Friday, 31 March 2017

Driving Adafruit I2C 8x8 LED matrices with the BBC micro:bit

Introduction

I bought a couple of Adafruit 8x8 displays in a sale and tried them out with various microcontrollers. This post is about using them with the BBC micro:bit. It assumes you have already assembled the display by soldering the LED matrix to the backpack. If not, refer to this Adafruit guide.



They consist of an 8x8 LED matrix soldered onto an I2C "backpack" that contains an HT16K33 LED driver/controller. The I2C protocol is a serial protocol that allows different data to be sent to different devices along a "bus". Each device must have its own address on the bus. The Adafruit backpack has a default address of 0x70 but this can be changed to one of seven other addresses by soldering across one or more of the three jumpers on the backpack. This would allow you to have several LED matrices running from the same micro:bit,and controlled separately.

Connecting things up

The first step is to connect the display to the micro:bit. You'll need to use an edge-connector board to access the I2C pins (P19 and P20). Some ready-made edge-connectors don't have those two pins soldered in place so you might need to get the soldering iron out. Assuming you have them, connecting is easy (SDA=P20, SCL=P19) but I used a separate power supply for the display as it will struggle to light up all the pixels if you draw power from the micro:bit supply. Don't forget to connect the earth (- supply) connections on the two power sources togther (i.e. connect an extra wire from -ve on the backpack to -ve on the micro:bit edge connector). Micropython on the micro:bit automatically enables the internal pullup resistors on the I2C lines, so the usual 5.1k resistors on the SCL and SDA connections are not needed.

Python code

I was happy to find that deshipu from the MicroPython forum had already ported a Python library for the HT16K33 LED driver/controller to work with MicroPython. This library allows the same I2C backpack to be used with three different display types. You will need to copy the library to the users\mu_code folder on your PC.

Here's some code I used to test the various functions that the display uses. It clears the display, then fills it again, then dims the display in steps and clears it again. Then it draws a "smiley face" (using the byte array image() expressed in binary to make it more obvious which pixels should be lit up) before flashing the display on and off before finally clearing it again.

You can design your pattern on a piece of paper and put a '1 where you want the pixel lit and a '0' where you want a pixel off. Once you have got the pattern you want, you could convert the binary to hex to save space as Micropython on the micro:bit doesn't leave much space for programs/data.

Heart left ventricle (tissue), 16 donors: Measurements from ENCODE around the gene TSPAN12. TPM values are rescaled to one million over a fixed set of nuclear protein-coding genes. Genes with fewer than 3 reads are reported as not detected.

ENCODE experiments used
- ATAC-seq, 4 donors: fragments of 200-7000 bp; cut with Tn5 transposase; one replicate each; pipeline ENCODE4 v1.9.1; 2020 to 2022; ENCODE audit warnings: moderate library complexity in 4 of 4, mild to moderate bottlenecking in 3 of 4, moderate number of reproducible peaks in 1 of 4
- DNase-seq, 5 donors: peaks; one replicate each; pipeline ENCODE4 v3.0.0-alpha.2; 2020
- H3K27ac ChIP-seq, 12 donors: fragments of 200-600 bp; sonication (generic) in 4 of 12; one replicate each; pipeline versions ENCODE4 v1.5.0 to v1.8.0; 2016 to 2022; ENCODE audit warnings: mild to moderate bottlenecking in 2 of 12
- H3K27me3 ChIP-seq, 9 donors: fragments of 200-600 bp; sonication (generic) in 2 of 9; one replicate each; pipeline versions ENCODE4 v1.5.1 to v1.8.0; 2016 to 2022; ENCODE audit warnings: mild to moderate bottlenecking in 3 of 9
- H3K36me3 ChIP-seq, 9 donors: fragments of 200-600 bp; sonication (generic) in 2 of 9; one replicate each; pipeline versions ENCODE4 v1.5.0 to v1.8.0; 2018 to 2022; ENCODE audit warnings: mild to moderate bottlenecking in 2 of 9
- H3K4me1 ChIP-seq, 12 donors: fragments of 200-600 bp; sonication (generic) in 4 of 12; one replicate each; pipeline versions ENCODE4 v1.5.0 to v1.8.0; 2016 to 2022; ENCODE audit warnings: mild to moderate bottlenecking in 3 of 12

from microbit import i2c, sleep
from ht16k33 import Matrix8x8
# address of HT16K33 is 0x70
display = Matrix8x8(i2c, address=0x70)

# Clear the display
display.fill(0x00)
display.show()
sleep(1000)

# Fill the display
display.fill(0xff)
display.show()
sleep(1000)

#step through some different brightness levels
display.brightness(1)
sleep(3000)
display.brightness(7)
sleep(3000)
display.brightness(15)
sleep(3000)


# Clear the display
display.fill(0x00)
display.show()
sleep(1000)

# define the bitmap image to be displayed  (in this case a smiley face)
image = (
    0b01111110,
    0b10000001,
    0b10100101,
    0b10000001,
    0b10100101,
    0b10011001,
    0b10000001,
    0b01111110,
)

#draw the image
for y, line in enumerate(image):
    for x in range(8):
        if line & (1 << x):
            display.pixel(y, x, 1)
display.show()
sleep(3000)
# Blink the display
display.blink_rate(0x83)
sleep(3000)
# Stop blinking?
display.blink_rate(0x81)
sleep(3000)

# Clear the display
display.fill(0x00)
display.show()
sleep(1000)


Getting it onto the micro:bit is a two-stage process. First "flash" the test code to the micro:bit in the usual way using Mu. This will result in an error as the required library is not on the micro:bit yet. Once the error message has finished scrolling on the micro:bit's display, press the "Files" button in Mu. If you don't see that button, you probably have an old version of Mu, so replace it with the current version. This will open up a new window below the code window. Provided you have put the library file in the mu_code folder on your PC, you should see it in the right-hand panel in Mu (along with any other files in your mu_code folder). Using the mouse, drag it and drop it into the left-hand window. This should copy it to the micro:bit. Now, if you disconnect the programming cable, power the micro:bit off and on again and the code should run.


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